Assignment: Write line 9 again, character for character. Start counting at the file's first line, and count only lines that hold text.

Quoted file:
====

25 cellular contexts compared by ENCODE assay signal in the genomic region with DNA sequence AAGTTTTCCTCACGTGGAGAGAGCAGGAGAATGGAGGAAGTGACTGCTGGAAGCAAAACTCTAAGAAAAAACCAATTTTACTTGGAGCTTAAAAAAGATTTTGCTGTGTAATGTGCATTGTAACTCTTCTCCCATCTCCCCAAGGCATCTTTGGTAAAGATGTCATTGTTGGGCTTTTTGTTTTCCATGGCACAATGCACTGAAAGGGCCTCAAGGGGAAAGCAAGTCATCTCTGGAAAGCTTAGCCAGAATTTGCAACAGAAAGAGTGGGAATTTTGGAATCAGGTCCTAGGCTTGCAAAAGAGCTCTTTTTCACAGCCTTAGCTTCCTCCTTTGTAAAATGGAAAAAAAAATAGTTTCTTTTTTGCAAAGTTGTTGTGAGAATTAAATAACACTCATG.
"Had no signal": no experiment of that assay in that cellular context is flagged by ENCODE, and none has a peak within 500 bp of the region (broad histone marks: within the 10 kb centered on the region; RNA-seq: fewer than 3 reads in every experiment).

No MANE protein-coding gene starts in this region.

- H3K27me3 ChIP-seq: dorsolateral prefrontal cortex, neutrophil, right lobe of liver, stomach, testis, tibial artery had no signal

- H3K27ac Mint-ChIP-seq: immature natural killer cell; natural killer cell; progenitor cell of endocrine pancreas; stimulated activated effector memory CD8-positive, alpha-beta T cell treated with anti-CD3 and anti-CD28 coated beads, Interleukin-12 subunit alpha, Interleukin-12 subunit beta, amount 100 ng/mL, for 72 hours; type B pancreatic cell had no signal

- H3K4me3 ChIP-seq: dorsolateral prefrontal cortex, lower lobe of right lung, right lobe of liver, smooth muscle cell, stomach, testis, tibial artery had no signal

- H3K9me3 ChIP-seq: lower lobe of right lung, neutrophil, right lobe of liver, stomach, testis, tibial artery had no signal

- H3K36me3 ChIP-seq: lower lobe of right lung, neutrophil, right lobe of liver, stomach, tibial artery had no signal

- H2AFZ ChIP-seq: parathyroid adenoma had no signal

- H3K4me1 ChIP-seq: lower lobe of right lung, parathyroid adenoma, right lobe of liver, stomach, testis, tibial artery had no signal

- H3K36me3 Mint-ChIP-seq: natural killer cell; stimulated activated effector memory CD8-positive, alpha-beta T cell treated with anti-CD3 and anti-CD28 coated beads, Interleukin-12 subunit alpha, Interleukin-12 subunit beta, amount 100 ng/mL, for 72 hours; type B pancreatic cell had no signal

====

- H2AFZ ChIP-seq: parathyroid adenoma had no signal